The 1967 Leasehold Reform Act enabled the ground landlords of selected 'well run' estates to apply to the High Court to set up a Scheme of Management which would bring many alterations to the appearance of the estate under its control. The Hampstead Garden Suburb Trust is thus empowered to control changes to the appearance of the buildings and landscapes of the area. It also offers advice to residents and building owners on the repair and sympathetic alteration of their homes and gardens.
Today the Suburb survives relatively intact, accurately reflecting Henrietta Barnett's and Raymond Unwin's original vision. It is visited and enjoyed by many as, in Nikolaus Pevsner's words, "the most nearly perfect example of that English invention and speciality, the garden suburb". It remains a very popular place to live, vigorously protected by residents for themselves and for the future.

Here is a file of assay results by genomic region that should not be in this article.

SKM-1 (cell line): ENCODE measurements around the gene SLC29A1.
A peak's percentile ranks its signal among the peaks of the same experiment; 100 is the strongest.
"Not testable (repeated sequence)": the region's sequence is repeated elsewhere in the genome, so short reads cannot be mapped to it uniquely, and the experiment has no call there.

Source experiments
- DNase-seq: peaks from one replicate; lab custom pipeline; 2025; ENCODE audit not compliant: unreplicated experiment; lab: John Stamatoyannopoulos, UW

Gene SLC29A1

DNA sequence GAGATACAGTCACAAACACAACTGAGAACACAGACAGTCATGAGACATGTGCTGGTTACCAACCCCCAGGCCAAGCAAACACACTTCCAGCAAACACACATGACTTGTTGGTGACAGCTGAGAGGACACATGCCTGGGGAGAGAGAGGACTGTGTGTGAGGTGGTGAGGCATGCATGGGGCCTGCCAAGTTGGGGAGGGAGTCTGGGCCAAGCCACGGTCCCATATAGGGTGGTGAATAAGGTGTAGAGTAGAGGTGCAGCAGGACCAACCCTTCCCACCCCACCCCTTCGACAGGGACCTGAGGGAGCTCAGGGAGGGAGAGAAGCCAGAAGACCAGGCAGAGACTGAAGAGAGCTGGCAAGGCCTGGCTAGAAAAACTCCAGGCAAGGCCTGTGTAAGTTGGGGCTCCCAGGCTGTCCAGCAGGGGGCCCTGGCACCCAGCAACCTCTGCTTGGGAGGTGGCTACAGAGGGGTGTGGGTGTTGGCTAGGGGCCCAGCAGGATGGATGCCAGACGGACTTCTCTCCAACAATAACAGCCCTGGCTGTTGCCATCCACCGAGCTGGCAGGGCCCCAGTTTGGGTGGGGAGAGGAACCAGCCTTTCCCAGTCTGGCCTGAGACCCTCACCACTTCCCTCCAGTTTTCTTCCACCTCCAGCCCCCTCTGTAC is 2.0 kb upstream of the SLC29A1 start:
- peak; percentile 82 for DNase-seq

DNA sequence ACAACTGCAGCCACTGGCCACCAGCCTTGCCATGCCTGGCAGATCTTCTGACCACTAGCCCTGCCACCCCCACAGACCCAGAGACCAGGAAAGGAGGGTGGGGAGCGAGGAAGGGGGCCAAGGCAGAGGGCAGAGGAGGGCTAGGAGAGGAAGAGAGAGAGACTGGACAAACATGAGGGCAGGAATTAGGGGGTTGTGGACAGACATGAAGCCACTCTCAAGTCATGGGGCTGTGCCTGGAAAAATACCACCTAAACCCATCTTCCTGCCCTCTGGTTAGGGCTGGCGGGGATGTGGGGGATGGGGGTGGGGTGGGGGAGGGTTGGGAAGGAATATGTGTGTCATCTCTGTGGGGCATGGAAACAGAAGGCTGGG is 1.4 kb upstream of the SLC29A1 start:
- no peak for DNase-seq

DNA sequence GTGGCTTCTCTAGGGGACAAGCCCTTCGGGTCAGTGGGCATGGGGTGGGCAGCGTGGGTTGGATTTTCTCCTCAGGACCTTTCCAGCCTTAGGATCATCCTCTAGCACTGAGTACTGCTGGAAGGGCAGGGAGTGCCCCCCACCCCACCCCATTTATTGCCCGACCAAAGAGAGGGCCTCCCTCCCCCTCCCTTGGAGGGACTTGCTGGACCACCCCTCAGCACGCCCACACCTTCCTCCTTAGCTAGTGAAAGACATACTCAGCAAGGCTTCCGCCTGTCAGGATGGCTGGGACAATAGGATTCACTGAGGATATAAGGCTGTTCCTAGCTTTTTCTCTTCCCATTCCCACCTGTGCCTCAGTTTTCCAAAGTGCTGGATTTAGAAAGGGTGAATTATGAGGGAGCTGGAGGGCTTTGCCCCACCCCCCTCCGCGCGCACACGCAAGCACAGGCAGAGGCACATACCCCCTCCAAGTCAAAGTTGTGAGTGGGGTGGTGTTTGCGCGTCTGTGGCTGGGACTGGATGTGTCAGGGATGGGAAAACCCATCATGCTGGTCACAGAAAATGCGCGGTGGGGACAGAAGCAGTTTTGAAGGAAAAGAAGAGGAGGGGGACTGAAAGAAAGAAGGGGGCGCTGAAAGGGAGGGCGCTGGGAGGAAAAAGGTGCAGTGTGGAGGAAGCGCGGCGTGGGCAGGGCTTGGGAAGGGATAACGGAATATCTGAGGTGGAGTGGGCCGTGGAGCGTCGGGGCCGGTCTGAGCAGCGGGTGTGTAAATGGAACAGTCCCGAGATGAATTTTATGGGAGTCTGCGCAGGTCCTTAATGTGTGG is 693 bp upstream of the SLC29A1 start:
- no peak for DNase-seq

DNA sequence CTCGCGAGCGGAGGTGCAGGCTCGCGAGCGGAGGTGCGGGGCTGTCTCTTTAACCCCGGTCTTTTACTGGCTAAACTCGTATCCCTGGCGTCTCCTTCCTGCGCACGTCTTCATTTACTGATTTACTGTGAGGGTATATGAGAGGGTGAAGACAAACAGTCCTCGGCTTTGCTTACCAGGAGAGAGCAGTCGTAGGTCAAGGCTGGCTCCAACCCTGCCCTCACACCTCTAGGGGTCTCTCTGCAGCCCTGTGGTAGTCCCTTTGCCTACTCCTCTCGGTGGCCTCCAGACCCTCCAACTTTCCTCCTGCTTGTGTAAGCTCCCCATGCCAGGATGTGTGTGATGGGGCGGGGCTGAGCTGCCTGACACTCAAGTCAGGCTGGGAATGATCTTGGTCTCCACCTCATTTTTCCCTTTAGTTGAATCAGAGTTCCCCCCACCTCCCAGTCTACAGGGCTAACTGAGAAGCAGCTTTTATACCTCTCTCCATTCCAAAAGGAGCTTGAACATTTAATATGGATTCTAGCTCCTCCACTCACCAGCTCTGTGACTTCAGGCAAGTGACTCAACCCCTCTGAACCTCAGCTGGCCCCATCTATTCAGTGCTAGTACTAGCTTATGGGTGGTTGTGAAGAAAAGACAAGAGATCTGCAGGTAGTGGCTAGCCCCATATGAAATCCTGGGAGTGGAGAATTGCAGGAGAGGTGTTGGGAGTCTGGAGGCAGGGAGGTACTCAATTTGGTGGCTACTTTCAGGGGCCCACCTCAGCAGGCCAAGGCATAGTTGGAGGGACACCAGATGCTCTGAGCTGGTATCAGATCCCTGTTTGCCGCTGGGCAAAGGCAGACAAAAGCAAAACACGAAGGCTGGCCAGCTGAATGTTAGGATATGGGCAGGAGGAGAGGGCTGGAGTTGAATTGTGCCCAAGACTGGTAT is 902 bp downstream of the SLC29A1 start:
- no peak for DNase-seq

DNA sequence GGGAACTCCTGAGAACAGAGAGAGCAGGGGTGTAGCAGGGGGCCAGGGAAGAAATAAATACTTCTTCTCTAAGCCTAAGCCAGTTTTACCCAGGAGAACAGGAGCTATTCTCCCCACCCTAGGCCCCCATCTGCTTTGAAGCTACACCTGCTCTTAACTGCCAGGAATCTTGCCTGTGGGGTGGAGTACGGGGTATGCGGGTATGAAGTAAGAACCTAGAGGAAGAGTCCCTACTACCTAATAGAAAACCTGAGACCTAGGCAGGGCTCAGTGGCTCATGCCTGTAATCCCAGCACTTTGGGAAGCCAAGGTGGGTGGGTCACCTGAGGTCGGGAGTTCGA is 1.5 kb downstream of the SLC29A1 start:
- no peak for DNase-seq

In Country Life in October 1936, Christopher Hussey wrote: "As an example of creative planning... the Suburb must be recognised as the most successful contribution... to the problems of housing and of metropolitan expansion that has yet been made in this country." It is the Trust's aim to ensure that this achievement continues to survive as an attractive residential environment and milestone in the history of English architecture and Town Planning.